Visible and invisible leaders

BUSINESS MATTERS (BEYOND THE BOTTOM LINE) - Francis J. Kong - The Philippine Star

One of the most splendid leadership lessons learned happened just a few years ago. In 2011 the headlines focused on the Tea Party and Occupy Wall Street Movement. I remember watching the news when a cable TV program interviewed an active and vocal protester. The person claims their movement comprises ordinary people with the same shared concern and does not have a “leader” representing the groups. What happened later is that a few days later, personalities began to emerge as they “led” the groups and their movement.

Without a leader, it is impossible to have any “movement” or “group.” Get a few people together, and a leader will emerge. You can put two or three kids together for a school project, and eventually, the leader will emerge from the group. That is just the way it is.

At the beginning of any project, team, mission, or movement, people involved need a visible leader defining goals and expectations. The leader’s visibility is essential in pulling the people together and pooling the resources directing them toward accomplishing desired goals.

People need someone who knows the way and can show the way. Why? Because people do what people see. Your leadership should be visible because of the following reasons:

1. Leadership operates based on trust.

Trust is the foundation of leadership. Where there is no trust, there is only “play-acting,” and it never produces excellent results. People follow you only as closely as they trust you. When you model what you require your team to do, you earn the right to be followed. Trust becomes the leader’s currency, and the example displayed by your behavior is your bank account.

2. Leadership naturally stems from moral authority.

Words can influence temporarily, but the long-term influence results from seeing a leader’s lifestyle. Genuine credibility emerges from the moral authority we earn through our actions.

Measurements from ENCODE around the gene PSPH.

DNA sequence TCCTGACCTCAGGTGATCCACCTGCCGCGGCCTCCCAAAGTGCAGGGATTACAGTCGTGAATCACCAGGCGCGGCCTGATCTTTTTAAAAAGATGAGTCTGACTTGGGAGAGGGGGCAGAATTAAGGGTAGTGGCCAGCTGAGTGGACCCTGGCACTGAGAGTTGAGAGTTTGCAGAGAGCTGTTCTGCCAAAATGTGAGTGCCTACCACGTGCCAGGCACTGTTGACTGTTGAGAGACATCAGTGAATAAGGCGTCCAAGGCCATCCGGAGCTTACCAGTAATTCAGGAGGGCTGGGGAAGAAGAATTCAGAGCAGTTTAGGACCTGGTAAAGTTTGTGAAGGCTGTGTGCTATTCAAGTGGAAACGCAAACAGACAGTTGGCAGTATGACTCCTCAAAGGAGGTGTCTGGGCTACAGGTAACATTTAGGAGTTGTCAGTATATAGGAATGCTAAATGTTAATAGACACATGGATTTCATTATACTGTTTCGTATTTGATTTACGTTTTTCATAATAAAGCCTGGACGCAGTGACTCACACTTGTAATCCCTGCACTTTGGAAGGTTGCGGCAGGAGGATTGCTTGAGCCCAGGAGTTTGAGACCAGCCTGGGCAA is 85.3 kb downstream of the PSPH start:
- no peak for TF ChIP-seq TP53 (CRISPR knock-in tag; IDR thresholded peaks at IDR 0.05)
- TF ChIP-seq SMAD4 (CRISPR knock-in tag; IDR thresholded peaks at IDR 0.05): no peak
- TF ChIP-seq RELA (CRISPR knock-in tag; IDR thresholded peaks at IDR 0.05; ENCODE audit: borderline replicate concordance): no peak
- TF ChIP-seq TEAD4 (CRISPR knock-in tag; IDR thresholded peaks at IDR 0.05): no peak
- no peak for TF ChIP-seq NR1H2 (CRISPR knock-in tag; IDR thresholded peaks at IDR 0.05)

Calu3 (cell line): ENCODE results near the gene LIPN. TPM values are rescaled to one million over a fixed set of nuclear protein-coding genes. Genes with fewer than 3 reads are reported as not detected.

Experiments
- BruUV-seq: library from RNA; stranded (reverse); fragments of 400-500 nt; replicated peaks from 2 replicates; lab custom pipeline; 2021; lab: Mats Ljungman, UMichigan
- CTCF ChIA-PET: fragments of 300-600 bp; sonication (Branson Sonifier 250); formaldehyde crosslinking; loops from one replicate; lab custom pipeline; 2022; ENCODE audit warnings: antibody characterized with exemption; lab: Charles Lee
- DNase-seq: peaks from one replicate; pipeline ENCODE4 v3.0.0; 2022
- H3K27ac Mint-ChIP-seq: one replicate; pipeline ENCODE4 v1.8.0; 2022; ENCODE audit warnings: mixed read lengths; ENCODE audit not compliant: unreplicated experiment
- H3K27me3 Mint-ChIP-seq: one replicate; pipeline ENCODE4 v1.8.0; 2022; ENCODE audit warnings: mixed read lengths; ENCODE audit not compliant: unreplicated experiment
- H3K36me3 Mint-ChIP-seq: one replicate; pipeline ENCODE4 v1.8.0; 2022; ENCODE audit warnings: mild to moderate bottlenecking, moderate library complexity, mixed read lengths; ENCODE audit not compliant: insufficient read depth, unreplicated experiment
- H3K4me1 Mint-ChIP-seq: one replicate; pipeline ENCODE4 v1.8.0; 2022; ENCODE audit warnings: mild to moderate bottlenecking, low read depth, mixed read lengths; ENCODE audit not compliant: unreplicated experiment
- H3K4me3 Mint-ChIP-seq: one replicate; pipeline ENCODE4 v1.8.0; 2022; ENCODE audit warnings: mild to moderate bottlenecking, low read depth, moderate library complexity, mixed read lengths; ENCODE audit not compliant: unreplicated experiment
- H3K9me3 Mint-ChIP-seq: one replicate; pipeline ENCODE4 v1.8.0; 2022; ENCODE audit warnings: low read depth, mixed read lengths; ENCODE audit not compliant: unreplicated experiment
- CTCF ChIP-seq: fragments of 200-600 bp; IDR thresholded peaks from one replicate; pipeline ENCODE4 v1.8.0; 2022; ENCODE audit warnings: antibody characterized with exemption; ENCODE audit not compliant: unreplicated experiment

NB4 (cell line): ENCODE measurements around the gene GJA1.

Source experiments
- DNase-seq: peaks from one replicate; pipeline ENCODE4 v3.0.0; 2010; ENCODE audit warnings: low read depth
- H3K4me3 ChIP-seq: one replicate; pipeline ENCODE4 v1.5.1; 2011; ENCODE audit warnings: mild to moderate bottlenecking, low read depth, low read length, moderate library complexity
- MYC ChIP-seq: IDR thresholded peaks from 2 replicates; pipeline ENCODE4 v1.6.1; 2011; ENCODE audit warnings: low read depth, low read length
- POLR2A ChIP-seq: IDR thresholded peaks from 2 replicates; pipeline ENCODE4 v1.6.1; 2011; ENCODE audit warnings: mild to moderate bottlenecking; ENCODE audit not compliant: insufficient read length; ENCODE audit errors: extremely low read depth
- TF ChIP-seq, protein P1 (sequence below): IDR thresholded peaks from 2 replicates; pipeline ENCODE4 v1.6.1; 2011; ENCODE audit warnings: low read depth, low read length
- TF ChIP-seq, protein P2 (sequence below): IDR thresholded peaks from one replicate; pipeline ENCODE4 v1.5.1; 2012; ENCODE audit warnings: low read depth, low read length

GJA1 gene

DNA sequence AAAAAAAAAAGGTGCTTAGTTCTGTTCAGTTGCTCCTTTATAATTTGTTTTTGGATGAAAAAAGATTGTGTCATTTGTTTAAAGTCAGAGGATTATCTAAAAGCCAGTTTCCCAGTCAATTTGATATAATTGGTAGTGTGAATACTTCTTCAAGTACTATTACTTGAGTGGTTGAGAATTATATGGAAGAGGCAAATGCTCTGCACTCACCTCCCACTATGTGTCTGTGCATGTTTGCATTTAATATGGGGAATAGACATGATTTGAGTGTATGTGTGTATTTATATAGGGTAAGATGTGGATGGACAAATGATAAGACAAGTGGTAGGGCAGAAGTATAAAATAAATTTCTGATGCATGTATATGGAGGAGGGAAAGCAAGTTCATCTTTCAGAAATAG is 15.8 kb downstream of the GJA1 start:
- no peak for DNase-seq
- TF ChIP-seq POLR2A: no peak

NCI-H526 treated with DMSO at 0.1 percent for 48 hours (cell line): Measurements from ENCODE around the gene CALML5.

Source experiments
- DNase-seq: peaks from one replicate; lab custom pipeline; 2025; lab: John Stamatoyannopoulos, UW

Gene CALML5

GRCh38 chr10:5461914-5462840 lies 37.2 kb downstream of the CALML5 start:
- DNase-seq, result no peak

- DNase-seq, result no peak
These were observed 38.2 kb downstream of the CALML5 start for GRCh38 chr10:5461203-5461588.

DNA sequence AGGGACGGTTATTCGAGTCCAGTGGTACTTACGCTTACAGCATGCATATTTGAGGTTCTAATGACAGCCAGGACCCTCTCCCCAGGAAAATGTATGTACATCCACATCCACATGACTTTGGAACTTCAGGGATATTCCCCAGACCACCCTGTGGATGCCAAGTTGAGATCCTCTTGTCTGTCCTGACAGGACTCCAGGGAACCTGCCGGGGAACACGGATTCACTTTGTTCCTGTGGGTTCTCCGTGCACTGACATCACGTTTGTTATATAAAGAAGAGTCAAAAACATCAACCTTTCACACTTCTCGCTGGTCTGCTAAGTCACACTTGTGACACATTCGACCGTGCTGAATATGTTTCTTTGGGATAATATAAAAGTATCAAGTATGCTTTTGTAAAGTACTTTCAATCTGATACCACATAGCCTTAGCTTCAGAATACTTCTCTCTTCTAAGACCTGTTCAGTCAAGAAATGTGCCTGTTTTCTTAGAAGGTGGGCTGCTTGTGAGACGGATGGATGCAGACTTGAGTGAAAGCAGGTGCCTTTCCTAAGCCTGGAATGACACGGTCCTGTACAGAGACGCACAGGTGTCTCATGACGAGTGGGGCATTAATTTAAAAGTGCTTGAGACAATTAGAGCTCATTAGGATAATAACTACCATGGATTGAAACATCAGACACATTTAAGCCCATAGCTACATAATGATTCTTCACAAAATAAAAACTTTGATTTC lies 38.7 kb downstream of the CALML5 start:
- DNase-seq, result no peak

3. Leadership’s gauge of effectiveness is the followers.

If you want to know how effectively you lead, your people are a mirror, and they mirror the attitude and values of their current leaders. But leadership effectiveness does not stay here, it must level up. And here, you will see that Level Up Leaders who were very visible at the start would now intentionally make themselves invisible.

Level Up Leadership comes when the leader needs to step aside and allow the people to realize their potential. Micro-managing leaders and helicopter bosses are the antitheses of this leadership principle.

• Leaders must be necessary at first but would eventually work themselves “out of a job,” so to speak.

• They are irreplaceable at first but work themselves to being replaceable. This is why they get promoted and go places.

• They recognize when they need to speak and when it is to shut up and allow the voices of the people to be heard.

In a sense, Level Up Leaders transfer ownership and find themselves most helpful when their people believe in themselves and accomplish things. This is the spirit behind all those talks and training on “Empowerment” and “Enablement.” These excellent and effective leaders lead, and then they get out of the way. They know it is not about the leader but the mission and the team. As I am prone to say in my leadership training, “Leadership begins with you, but it’s not about you!”

Visibility? Scriptures say: “Where there is no vision, the people perish.”  – Proverbs 29:18 Invisibility? Lao Tzu says: “A leader is best when people barely know he exists, when his work is done, his aim fulfilled, they will say: we did it ourselves.” And I guess the pinnacle of this and the combination of which is expressed by Benjamin Disraeli when he says: “I must follow the people. Am I not their leader?” And he is right.



(Francis Kong will run his Level Up Leadership 2.0 Master Class Online on Aug. 17, 18, and 19. For inquiries and reservations, contact April at +63928-559-1798 or and for more information, visit www.levelupleadership.ph)


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